Message: on Climate Resiliency Field School Training of TrainersSeptember 2, 2019
Message of Deputy Speaker and Antique Congresswoman Loren Legarda
Climate Resiliency Field School Training of Trainers
02 September 2019 | Pandan, Antique
My fellow Antiqueños, Good morning.
Thank you for your participation in the Climate Resiliency Field School Training, a program that I have been supporting since I have chaired the Senate Committee on Finance.
As we all know, Antique is under a state of calamity due to the impact of El Niño, which has devastated our rice production to the tune of P10.5 million pesos in losses. It has been reported that a farmer who used to harvest 32 sacks of palay from a half-hectare farm was able to harvest only 12 sacks this year, a decline of more than 60 percent.
Our fisheries production has also declined by 4.5 percent from its year-ago level, with municipal fisheries suffering the biggest decrease, at 17.5 percent.
As with other provinces in the country, we are bound to face destruction and losses from climate impacts – from inundated coastlines to drought, if we fail to reduce the risks now. The latest available science tells us that climate and disaster risks will have far-reaching impact on water supply, crop yield, food production, and ecosystem functions. Sea level rise, projected to be at three times the global average and which must be studiously monitored, could be devastating to our coastal towns.
We should not only recognize, but also be able to adapt to, climate change to be able to mitigate its deleterious effects, for these threaten to affect our lives and livelihoods and erode our economic and development gains.
In my first State of the District Address last month, I have emphasized Agricultural resilience as part of a blueprint for Antique. We must enhance the resilience of our agricultural and fishing communities amidst climate change.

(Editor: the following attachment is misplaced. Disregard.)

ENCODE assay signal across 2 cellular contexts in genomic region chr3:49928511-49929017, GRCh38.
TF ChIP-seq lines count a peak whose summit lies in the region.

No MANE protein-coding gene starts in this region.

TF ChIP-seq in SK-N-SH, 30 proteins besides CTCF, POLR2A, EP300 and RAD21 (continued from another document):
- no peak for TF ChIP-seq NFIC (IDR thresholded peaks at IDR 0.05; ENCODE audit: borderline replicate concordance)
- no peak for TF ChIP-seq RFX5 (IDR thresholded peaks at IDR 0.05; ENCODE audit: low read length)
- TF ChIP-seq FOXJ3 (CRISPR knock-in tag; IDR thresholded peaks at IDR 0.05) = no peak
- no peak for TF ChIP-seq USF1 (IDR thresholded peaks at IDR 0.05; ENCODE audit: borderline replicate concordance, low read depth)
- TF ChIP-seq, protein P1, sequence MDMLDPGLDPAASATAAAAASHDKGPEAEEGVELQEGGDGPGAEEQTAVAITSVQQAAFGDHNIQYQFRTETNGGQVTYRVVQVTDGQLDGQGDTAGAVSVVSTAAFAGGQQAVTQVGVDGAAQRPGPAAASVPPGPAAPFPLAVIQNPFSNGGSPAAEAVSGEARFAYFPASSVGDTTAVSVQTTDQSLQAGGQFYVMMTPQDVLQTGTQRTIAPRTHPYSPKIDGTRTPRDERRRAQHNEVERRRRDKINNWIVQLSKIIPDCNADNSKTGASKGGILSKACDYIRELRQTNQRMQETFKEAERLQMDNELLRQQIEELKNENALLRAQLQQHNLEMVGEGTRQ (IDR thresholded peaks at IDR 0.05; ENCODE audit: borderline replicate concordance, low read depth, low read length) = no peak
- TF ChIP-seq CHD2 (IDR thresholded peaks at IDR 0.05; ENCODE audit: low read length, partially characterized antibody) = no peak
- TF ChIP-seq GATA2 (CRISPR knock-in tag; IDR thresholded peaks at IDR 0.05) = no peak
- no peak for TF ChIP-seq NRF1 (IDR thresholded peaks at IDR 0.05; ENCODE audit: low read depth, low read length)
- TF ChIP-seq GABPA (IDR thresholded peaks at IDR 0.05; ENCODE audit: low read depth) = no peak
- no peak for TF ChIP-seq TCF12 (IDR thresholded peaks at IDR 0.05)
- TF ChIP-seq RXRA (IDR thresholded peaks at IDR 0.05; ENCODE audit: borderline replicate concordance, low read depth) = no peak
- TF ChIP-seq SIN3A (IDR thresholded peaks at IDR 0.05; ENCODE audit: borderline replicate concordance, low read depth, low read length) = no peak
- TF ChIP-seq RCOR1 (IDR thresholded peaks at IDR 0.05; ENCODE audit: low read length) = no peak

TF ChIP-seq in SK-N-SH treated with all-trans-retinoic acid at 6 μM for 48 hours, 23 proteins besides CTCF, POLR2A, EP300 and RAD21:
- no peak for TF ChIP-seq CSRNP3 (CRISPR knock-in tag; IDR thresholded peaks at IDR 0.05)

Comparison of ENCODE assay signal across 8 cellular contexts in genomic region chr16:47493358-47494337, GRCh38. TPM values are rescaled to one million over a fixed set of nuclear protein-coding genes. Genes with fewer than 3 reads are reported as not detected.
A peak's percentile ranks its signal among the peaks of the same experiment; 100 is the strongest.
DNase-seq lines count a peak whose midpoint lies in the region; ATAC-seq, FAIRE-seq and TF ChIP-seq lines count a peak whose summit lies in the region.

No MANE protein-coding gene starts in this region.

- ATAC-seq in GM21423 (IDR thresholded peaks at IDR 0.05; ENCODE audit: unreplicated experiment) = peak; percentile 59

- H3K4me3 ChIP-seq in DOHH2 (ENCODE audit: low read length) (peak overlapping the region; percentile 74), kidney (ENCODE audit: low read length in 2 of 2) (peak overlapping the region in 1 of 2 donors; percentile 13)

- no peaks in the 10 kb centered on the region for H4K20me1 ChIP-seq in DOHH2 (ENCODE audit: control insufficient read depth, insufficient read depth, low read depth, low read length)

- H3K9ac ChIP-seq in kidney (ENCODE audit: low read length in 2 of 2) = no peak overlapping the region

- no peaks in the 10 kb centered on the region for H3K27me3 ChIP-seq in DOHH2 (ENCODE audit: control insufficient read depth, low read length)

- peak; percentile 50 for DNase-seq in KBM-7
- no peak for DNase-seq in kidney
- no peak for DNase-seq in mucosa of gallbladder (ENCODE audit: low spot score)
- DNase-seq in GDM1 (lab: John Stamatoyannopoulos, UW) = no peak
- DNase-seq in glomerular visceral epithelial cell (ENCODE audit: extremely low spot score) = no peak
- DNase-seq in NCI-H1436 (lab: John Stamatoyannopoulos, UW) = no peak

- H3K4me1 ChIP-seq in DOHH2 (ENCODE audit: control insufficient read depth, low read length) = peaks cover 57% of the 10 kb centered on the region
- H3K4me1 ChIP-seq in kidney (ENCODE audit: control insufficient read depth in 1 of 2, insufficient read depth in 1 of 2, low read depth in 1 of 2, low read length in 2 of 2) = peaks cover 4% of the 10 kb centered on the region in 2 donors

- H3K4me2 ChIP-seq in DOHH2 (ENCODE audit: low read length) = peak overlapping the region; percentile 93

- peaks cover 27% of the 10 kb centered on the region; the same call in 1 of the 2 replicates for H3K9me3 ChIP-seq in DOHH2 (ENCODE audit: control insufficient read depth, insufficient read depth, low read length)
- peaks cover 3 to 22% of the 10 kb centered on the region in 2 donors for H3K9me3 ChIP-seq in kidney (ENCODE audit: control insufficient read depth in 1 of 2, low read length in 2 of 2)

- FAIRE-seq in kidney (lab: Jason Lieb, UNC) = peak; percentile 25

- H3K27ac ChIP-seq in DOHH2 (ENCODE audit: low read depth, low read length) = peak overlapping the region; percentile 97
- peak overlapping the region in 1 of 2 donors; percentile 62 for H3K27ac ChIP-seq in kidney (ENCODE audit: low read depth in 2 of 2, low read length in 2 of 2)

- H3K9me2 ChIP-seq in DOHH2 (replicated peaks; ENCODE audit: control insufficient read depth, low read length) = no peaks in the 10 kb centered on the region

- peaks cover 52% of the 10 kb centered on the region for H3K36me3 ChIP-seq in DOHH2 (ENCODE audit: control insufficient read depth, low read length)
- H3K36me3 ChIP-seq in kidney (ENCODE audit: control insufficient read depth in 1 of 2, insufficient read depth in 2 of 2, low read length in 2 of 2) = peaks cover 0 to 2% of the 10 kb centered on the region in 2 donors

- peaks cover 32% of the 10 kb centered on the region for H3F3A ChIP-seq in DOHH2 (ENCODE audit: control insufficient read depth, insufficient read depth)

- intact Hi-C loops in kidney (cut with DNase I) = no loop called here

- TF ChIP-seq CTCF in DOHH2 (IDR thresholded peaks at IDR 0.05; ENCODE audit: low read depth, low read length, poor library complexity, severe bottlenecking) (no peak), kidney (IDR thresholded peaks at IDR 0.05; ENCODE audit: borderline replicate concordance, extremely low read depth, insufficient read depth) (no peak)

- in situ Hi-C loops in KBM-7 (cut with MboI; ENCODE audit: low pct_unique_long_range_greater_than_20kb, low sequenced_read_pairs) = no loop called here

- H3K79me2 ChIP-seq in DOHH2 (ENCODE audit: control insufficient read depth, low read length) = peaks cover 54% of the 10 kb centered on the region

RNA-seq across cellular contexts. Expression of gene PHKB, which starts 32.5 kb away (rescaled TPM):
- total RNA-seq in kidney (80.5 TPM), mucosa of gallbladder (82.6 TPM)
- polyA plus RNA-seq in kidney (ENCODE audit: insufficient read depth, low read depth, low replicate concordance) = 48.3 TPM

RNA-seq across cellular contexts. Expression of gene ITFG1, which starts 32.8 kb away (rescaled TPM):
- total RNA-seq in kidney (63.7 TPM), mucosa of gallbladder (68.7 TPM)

To achieve this, we will invest in and mobilize local climate action, locally-led adaptation. We will sustain and scale up Climate Field Schools for farmers and fisherfolk. We will ensure that climate resilience is baked into our provincial and municipal development and investment plans. We will build our capacity to design and implement measures, and access technologies and finance. While we build up technical knowledge and capabilities, we will also instill “resilience thinking” at the household level. We will turn our communities into learning “laboratories” of good adaptation practices. We will scale up targeted efforts tailored to our specific challenges and needs to avoid severe effects on livelihoods, public health, and our economy.
My fellow Antiqueños, all these programs and capacity building initiatives will be nothing without your full support and cooperation.
I wish to thank all of you for joining this training program. Your participation signifies your willingness to join our advocacy of mainstreaming climate action at the grassroots level.
As local government leaders, agriculturists, and agricultural extension workers, your role is crucial in bridging the gap between science, policy, and local action.
May this capacity building activity inspire each and every one of you to take a more active role in our collective mission of building a climate-smart and disaster-resilient Antique.
Duro-duro gid nga salamat!